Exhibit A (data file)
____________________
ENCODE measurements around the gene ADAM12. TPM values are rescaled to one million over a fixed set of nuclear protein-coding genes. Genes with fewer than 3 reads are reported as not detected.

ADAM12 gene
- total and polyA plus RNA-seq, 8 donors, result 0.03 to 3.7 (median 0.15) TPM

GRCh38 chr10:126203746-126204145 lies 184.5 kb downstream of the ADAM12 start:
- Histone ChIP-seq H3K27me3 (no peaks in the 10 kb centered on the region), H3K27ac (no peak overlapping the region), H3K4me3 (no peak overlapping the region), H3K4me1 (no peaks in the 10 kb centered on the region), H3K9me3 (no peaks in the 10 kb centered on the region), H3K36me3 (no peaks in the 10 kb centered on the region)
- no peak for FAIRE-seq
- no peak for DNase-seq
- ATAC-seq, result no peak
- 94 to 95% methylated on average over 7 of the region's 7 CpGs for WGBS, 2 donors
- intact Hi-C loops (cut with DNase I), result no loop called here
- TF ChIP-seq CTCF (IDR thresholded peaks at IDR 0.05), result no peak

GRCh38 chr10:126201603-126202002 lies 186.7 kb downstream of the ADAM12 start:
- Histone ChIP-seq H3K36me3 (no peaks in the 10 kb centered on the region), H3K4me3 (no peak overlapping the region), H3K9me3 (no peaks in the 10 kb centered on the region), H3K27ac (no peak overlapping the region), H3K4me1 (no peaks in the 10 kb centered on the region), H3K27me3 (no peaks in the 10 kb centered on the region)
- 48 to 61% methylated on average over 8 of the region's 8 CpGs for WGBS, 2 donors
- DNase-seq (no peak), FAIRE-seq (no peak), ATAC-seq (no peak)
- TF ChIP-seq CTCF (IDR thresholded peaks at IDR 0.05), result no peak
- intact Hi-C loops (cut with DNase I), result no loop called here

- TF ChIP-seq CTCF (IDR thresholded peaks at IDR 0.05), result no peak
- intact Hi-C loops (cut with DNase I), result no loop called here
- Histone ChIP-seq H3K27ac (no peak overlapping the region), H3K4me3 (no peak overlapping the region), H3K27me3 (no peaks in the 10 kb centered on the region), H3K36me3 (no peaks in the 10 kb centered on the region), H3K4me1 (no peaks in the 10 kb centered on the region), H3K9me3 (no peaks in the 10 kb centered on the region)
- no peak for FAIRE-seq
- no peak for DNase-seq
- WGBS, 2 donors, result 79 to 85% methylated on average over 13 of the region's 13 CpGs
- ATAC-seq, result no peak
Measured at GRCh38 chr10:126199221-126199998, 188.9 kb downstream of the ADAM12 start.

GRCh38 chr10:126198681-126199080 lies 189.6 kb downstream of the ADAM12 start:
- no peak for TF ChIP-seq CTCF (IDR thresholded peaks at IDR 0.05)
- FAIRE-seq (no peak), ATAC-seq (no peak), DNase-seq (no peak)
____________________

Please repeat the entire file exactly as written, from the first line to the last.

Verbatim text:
ENCODE measurements around the gene ADAM12. TPM values are rescaled to one million over a fixed set of nuclear protein-coding genes. Genes with fewer than 3 reads are reported as not detected.

ADAM12 gene
- total and polyA plus RNA-seq, 8 donors, result 0.03 to 3.7 (median 0.15) TPM

GRCh38 chr10:126203746-126204145 lies 184.5 kb downstream of the ADAM12 start:
- Histone ChIP-seq H3K27me3 (no peaks in the 10 kb centered on the region), H3K27ac (no peak overlapping the region), H3K4me3 (no peak overlapping the region), H3K4me1 (no peaks in the 10 kb centered on the region), H3K9me3 (no peaks in the 10 kb centered on the region), H3K36me3 (no peaks in the 10 kb centered on the region)
- no peak for FAIRE-seq
- no peak for DNase-seq
- ATAC-seq, result no peak
- 94 to 95% methylated on average over 7 of the region's 7 CpGs for WGBS, 2 donors
- intact Hi-C loops (cut with DNase I), result no loop called here
- TF ChIP-seq CTCF (IDR thresholded peaks at IDR 0.05), result no peak

GRCh38 chr10:126201603-126202002 lies 186.7 kb downstream of the ADAM12 start:
- Histone ChIP-seq H3K36me3 (no peaks in the 10 kb centered on the region), H3K4me3 (no peak overlapping the region), H3K9me3 (no peaks in the 10 kb centered on the region), H3K27ac (no peak overlapping the region), H3K4me1 (no peaks in the 10 kb centered on the region), H3K27me3 (no peaks in the 10 kb centered on the region)
- 48 to 61% methylated on average over 8 of the region's 8 CpGs for WGBS, 2 donors
- DNase-seq (no peak), FAIRE-seq (no peak), ATAC-seq (no peak)
- TF ChIP-seq CTCF (IDR thresholded peaks at IDR 0.05), result no peak
- intact Hi-C loops (cut with DNase I), result no loop called here

- TF ChIP-seq CTCF (IDR thresholded peaks at IDR 0.05), result no peak
- intact Hi-C loops (cut with DNase I), result no loop called here
- Histone ChIP-seq H3K27ac (no peak overlapping the region), H3K4me3 (no peak overlapping the region), H3K27me3 (no peaks in the 10 kb centered on the region), H3K36me3 (no peaks in the 10 kb centered on the region), H3K4me1 (no peaks in the 10 kb centered on the region), H3K9me3 (no peaks in the 10 kb centered on the region)
- no peak for FAIRE-seq
- no peak for DNase-seq
- WGBS, 2 donors, result 79 to 85% methylated on average over 13 of the region's 13 CpGs
- ATAC-seq, result no peak
Measured at GRCh38 chr10:126199221-126199998, 188.9 kb downstream of the ADAM12 start.

GRCh38 chr10:126198681-126199080 lies 189.6 kb downstream of the ADAM12 start:
- no peak for TF ChIP-seq CTCF (IDR thresholded peaks at IDR 0.05)
- FAIRE-seq (no peak), ATAC-seq (no peak), DNase-seq (no peak)